“Yea, though I walk through the valley of the shadow of death…"

There is no way to avoid the valley.  Try as you may to anticipate the pitfalls, they will befall you.  In some ways, the more aware I am of what I’m trying to avoid the swifter my pilgrimage to that very place.  Funny how that happens.

Green pastures and still waters are beautiful respites along the way.  We can race by them at 65mph or stop with God and smell the roses.  He makes us lie down and takes us to restful rivers of refreshment.  But this passage would be a lie if it didn’t speak of the valley.  That’s why the text changes gears with the word: “Yea”.

Yea means a couple things: “Yes” and “Also” or “As well”.  It’s like the author is acknowledging another side to the story that makes the green, greener and the still, stiller.  Unless there is a backdrop of bad days, a good day doesn’t mean anything.  What is truly good unless it rises up in the face and out of a place of ‘not so good’?  What is pure but that it hasn’t endured the fires of refinement?  Who listens to one who hasn’t persevered in every season of life emerging a “seasoned” sage?  It is the valley that tests the testimony and sheds light on every lie.  The valley will come; it must come.

And when the valley comes there is no way around it, you must “walk through” it.  No reservoir of memorized Scripture will make it seem less valley-like.  No moral life will grant you immunity from the dark shadow cast over and about you.  No amount of theological preparation can ultimately prepare you for the darkness that will creep into your soul and the believability of that “dark speech” whispering death into your ebbing life.  Some have called it the “dark night of the soul”, this Psalmist calls it the ‘valley of the shadow’.  Try as you may to evade this path, you will walk through a valley some time or another and it will snap your fancies in half like a brittle twig.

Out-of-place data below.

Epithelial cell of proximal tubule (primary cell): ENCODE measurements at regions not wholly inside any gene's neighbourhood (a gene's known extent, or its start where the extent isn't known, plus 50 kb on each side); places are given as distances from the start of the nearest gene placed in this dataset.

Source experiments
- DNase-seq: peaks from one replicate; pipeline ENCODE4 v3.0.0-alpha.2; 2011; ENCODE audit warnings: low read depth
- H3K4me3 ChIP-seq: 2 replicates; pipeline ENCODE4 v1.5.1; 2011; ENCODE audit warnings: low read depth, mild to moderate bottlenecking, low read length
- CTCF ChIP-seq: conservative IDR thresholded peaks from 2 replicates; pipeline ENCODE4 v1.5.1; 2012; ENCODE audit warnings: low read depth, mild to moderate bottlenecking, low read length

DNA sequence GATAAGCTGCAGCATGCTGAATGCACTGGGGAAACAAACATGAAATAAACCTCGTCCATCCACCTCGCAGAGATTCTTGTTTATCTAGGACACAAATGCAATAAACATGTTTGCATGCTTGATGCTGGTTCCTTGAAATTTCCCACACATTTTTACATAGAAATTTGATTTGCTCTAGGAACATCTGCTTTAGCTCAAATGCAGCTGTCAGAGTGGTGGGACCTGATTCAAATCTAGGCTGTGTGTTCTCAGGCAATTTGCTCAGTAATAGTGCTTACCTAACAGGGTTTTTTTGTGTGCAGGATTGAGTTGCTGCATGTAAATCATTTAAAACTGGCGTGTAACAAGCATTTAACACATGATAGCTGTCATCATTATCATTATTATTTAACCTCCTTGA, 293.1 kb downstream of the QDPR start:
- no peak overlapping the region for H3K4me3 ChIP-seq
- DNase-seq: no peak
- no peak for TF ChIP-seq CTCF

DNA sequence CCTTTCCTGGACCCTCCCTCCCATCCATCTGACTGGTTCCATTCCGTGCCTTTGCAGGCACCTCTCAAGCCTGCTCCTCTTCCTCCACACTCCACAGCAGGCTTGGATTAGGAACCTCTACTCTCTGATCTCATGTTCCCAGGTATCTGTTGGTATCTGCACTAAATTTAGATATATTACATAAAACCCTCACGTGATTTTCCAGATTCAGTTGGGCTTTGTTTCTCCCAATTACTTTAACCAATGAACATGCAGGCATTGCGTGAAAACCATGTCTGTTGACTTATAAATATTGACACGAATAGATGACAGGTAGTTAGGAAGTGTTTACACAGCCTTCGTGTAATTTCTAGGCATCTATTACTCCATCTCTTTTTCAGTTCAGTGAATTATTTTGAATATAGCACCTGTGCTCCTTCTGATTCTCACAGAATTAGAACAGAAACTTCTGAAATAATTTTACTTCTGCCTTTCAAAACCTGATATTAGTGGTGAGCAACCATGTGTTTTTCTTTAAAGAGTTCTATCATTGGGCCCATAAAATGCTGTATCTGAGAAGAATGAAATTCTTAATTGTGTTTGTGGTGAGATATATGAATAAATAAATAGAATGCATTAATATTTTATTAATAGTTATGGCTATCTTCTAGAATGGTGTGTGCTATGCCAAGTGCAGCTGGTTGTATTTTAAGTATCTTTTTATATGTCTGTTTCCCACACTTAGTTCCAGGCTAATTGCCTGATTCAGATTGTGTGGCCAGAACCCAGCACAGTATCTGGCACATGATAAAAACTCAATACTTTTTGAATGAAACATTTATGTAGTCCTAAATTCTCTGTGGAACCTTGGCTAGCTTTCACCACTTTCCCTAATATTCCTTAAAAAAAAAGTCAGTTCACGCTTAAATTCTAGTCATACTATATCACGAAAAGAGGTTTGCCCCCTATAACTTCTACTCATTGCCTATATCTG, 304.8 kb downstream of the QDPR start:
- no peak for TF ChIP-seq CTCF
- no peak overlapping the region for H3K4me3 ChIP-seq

Yea, verily, truly…

It might be something that happens to you, or to someone you love.  It might be someone who stabs you from behind and disembowels you one hurtful word after another.  It might be a stout heart being ripped from your chest one failed attempt after another, one disappointment stacked upon another, one rejection piled on another.

Sometimes it’s just unbearable pressure.   You feel decay in your bones and dread in the watches of the night as you tackle impossible odds each day.  You used to wake with a bounce in your step, but now you roll out of bed and limp to the lavatory.  You look at yourself in the mirror and you meet your own eyes, sunken into your sockets, darkened with the shadows of death.  The hallowed intimacy you once felt with the Almighty is now a hollowed heart of holes.

Where did the Shepherd go?  Did he lead me here?  Did I stray from the path of righteousness?  I hear the howl of every wolf, where is his voice?  Where did I go wrong?  Am I being punished for some iniquity that required such harsh judgment as this?  Have you left me here to die in this deathly hollow, this shadow cast long and wide about me? 

“Why haste thou forsaken me?”

The valley is vicious.   It has eaten many alive.  It has caused saints to recant.  It has turned many a pilgrim back toward his former life of inconsequential bliss.  It has challenged airtight systematic theologies.  It has humbled the most pompous pope or pastor.  It laughs at easy answers that have always sufficed.  It asks you questions that surface disowned doubts and desires that you thought were long gone and you were long over .  It takes you to your knees and forces the wrestler in you to hit the mat with God.  And like Jacob we fight until we overcome and are overcome all at once.  You don’t get through the valley without a bout of some sort. 

A bout with depression.  A bout with anger.  A bout with lust.  A bout with pride.  A bout with fear.  A bout with worry.  A bout with disappointment.  A bout with plans and ideas.  A bout with Satan.  A bout with God.  A bout with self.

For anyone who has yet to contend for their faith in the valley of the shadow, they haven’t had their so-called faith tested yet.  It is merely a set of tidy ideas groomed in a boot camp of rubber bullets and army-affectations.  It is only when you’re in the war that you come to know whether you’re a warrior.  And I would contend (especially in America), that you only know you’re a Christian when you see how you walk “through a valley”.  Many never make it through, for the valley exposes the vacuum or the veritas. 

Yea, you are either going into a valley, currently in a valley, or coming out of a valley.


Popular Posts